What's more likely to happen is a towed-launched wooden or composite 'throw-away' glider type drone that they hope has a low cross section and can be landed with relative accuracy at night.  Given the money we're talking about and the proliferation of off-the-shelf quality optics, that should be pretty easy to acquire.  That's both relatively low cost and relatively low exposure.

Except that once we start finding abandoned drones littering California to Texas... they'll get themselves above the 'irritant' threshold.  The thing is - even a wooden drone is detectable on modern radars; the algorithms alone can spot a moving 'lack of reflection' just as easily as old radars pinged off of moving metal.  So having the military / Homeland increase border surveillance  will result in loss of product and useful mules - and possibly trigger counter-ops in-country to locate and reduce the manufacture / base of these drones.

 

(Heck - there's your story, right there!)

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5 hours ago, DDE said:

Damn I saw this below http://www.hisutton.com/Armored Stealth Boat.html

I saw those smugling boat physically with a really fast speed before when I was fishing with my dad. And with the police's helicopter chasing them in the air. They don't smugle the car or drug anymore now. They smugle the freezing meat.

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10 minutes ago, steve9728 said:

Damn I saw this below http://www.hisutton.com/Armored Stealth Boat.html

I saw those smugling boat physically with a really fast speed before when I was fishing with my dad. And with the police's helicopter chasing them in the air. They don't smugle the car or drug anymore now. They smugle the freezing meat.

Don't forget GPUs.  Lot's of those 'fell off the truck' and ended up in your homeland

 

Although I hear those cats are moving to Texas and Montana, now.

Edited by JoeSchmuckatelli
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15 minutes ago, JoeSchmuckatelli said:

Don't forget GPUs.  Lot's of those 'fell off the truck' and ended up in your homeland

 

Although I hear those cats are moving to Texas and Montana, now.

When I was in one of the shore nearby, I see many kinds of seafood. And the boxes of Chilean cherries which absolutely impossible to grow out from the sea*

Ah I see, Sea Cherries

Edited by steve9728
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18 hours ago, razark said:

Hrm. I had thought the concept was later than the NTBT of 1963.

That doesn't explain the current line of thinking on ground launches, though.

The project began in 1958.

Ground launches were likely proposed because docking in orbit was seen as a very big challenge at the time. Even the decision to go with LOR instead of direct ascent for Apollo was pretty controversial, and it was made in 1962 (when Orion was winding down.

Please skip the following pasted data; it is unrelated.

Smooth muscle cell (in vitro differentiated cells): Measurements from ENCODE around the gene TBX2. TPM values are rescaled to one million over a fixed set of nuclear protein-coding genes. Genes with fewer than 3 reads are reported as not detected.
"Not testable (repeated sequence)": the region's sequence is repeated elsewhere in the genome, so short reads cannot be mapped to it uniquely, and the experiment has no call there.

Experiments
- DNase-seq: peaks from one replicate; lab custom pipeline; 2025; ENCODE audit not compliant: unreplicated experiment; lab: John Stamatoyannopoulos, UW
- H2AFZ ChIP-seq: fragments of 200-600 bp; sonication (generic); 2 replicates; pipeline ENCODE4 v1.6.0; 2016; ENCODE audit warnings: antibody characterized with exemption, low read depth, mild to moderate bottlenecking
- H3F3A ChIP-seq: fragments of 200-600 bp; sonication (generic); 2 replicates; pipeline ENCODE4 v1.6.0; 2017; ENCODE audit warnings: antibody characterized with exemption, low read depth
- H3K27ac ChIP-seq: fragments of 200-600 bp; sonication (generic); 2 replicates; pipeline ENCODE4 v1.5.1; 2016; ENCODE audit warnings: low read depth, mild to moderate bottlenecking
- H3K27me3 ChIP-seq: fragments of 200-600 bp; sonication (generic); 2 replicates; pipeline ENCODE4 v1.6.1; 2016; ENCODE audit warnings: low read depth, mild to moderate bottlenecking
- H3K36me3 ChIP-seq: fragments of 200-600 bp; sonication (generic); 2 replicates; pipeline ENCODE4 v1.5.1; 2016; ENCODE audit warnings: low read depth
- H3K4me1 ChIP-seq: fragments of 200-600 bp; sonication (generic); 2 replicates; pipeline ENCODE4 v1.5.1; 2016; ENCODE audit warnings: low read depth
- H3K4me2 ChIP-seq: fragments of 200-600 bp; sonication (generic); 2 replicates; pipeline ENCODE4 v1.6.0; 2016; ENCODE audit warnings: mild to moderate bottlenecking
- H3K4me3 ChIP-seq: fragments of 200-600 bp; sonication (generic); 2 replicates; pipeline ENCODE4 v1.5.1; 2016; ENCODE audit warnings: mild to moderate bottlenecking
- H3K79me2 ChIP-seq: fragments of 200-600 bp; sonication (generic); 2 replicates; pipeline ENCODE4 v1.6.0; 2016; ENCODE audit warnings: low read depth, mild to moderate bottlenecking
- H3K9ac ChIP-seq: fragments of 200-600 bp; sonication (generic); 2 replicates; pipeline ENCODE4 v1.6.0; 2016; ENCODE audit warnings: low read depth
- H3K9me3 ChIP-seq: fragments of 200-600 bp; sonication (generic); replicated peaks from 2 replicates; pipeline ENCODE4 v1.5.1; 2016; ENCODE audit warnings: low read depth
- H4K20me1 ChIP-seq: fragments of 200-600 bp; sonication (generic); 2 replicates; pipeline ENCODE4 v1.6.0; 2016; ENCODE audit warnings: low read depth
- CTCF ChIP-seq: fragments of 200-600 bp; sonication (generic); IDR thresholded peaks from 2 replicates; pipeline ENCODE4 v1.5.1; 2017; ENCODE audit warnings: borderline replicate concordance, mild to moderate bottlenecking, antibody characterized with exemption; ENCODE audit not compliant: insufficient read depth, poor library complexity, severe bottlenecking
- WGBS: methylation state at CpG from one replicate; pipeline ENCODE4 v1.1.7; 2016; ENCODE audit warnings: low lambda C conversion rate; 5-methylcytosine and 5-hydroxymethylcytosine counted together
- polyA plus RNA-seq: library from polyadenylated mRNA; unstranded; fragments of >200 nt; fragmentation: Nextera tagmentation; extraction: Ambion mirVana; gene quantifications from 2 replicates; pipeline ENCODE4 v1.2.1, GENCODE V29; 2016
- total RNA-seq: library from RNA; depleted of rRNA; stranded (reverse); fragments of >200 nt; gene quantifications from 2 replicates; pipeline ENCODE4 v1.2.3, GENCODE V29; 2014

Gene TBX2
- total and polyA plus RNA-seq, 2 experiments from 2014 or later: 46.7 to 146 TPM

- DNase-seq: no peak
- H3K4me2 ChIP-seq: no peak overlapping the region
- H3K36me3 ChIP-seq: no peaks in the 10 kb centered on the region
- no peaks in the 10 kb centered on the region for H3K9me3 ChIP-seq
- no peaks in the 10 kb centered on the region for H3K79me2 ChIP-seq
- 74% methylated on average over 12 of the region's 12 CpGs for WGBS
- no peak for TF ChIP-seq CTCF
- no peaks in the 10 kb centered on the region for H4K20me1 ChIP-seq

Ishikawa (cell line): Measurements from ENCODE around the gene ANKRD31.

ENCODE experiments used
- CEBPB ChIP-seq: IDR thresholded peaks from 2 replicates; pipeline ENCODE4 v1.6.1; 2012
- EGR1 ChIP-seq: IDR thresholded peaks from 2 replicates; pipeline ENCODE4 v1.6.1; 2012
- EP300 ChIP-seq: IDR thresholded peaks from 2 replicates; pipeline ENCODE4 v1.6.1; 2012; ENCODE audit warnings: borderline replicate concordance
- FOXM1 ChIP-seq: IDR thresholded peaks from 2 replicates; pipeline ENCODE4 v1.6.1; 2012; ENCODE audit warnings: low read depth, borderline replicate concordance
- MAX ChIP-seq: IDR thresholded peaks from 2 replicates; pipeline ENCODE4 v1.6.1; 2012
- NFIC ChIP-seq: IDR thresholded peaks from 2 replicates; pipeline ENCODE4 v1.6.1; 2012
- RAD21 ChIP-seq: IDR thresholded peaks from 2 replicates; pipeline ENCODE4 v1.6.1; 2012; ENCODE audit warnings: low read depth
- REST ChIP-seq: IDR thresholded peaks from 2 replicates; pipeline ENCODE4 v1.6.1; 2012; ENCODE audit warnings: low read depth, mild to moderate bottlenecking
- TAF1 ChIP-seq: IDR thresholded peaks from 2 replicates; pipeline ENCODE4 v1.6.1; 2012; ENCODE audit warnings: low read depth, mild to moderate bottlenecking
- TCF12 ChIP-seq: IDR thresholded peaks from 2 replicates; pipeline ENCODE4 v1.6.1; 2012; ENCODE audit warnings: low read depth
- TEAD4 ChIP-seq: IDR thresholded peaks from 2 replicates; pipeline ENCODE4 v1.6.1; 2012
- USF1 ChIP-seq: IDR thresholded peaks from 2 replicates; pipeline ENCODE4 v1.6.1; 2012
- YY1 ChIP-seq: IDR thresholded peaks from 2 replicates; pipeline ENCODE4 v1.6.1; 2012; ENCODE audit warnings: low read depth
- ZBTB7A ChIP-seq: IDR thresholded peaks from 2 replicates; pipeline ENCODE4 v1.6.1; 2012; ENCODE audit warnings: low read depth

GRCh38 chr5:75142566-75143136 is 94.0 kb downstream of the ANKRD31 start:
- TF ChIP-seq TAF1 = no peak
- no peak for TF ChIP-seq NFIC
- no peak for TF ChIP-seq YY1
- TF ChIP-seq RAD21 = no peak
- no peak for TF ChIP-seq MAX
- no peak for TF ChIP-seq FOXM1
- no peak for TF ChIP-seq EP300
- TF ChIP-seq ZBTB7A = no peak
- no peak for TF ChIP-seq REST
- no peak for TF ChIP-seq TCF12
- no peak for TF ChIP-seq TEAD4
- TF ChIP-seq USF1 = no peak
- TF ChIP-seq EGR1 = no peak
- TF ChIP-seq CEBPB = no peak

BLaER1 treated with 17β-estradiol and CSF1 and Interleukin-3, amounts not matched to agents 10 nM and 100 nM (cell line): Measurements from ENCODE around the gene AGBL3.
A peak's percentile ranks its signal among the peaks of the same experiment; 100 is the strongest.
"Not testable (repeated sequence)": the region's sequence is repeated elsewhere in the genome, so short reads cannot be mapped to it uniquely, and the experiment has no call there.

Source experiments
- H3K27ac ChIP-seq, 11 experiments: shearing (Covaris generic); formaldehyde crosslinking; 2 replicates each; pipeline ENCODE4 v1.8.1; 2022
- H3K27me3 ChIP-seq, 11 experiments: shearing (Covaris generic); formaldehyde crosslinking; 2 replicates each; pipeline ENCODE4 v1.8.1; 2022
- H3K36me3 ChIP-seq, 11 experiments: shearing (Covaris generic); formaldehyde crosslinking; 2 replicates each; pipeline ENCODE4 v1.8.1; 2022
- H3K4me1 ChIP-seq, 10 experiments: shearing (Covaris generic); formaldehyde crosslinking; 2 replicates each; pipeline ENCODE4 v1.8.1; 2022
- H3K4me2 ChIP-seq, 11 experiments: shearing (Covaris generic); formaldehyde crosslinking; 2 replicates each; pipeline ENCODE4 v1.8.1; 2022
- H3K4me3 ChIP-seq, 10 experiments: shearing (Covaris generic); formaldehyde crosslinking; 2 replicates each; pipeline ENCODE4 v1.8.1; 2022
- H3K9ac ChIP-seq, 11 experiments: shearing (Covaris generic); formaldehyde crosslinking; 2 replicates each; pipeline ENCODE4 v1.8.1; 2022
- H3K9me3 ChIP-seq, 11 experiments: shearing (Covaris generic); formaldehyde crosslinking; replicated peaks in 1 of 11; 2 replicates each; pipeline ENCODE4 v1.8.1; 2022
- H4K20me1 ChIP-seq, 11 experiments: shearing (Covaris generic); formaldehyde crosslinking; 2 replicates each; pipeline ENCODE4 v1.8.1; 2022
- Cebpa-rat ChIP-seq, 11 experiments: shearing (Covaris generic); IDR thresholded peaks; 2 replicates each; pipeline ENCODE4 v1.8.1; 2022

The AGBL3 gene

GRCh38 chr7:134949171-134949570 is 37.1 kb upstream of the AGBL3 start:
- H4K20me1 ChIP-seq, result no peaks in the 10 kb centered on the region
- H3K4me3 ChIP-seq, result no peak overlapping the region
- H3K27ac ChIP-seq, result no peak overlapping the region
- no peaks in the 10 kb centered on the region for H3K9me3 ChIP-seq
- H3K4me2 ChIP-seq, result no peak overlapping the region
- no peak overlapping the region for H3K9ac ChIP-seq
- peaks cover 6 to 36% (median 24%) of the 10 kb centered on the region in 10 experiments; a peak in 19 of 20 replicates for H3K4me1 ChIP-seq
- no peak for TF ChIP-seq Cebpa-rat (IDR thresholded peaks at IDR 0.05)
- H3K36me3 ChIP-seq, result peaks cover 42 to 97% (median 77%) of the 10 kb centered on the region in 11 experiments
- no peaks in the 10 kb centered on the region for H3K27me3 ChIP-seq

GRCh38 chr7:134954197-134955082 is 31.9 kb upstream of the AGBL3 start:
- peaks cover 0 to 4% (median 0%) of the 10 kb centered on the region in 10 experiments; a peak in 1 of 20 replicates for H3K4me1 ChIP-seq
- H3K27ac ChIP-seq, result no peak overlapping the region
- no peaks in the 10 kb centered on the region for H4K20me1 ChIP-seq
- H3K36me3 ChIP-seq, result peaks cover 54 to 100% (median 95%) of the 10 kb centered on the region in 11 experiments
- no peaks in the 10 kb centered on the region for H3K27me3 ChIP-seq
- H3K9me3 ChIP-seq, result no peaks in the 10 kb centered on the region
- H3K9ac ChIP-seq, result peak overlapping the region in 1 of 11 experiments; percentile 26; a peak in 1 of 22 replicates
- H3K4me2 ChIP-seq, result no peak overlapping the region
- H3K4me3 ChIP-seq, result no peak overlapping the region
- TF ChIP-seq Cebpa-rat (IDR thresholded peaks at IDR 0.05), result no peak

6 hours ago, JoeSchmuckatelli said:

Don't forget GPUs.  Lot's of those 'fell off the truck' and ended up in your homeland

 

Although I hear those cats are moving to Texas and Montana, now.

Smuggling of genetic material is also seen as a threat. There have apparently been attempts to get Wagyu beef production going outside of Japan, prompting special protection for the animals and farms and increased vigilance at ports and airports.

———

My idea with narco-rockets was to launch several at a time across random locations in the ocean, with most being decoys and only a couple having the goods. The capsule would be picked up by a submarine or fishing boat before heading to port on the mainland. Would this be workable?

It could also be applied to the narco-drones proposed above.

Also, in case anyone is interested, narco-tanks are a thing too, but they are actually just trucks with thick (50mm) armor. Just for comparison, IIRC a .50 MG will usually have ~20mm of penetrating power at a distance that I can’t recall :confused:

This dramatic naming scheme is similar to the subs, most of which are technically called Low-Profile Vessels, and look like submersible fiber glass pleasure boats.

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2 hours ago, SunlitZelkova said:

Smuggling of genetic material is also seen as a threat

Yeah - some guy in California got busted with a bunch of lizards and snakes.  All endangered.

2 hours ago, SunlitZelkova said:

Would this be workable?

Once, maybe.

You should watch the videos of how the Coasties operate.  They're pretty good.  Their main problem is volume - can't be everywhere all at once.

So - with your rockets; you get radar signatures whether you like it or not, and they're all traceable.  Sure you have a bunch of dummys; but unless you have surface craft at every landing spot it will be easy to see who got the goods.

This is kind of getting into the Rube Goldberg type of solution; overly complicated for what you are trying to achieve.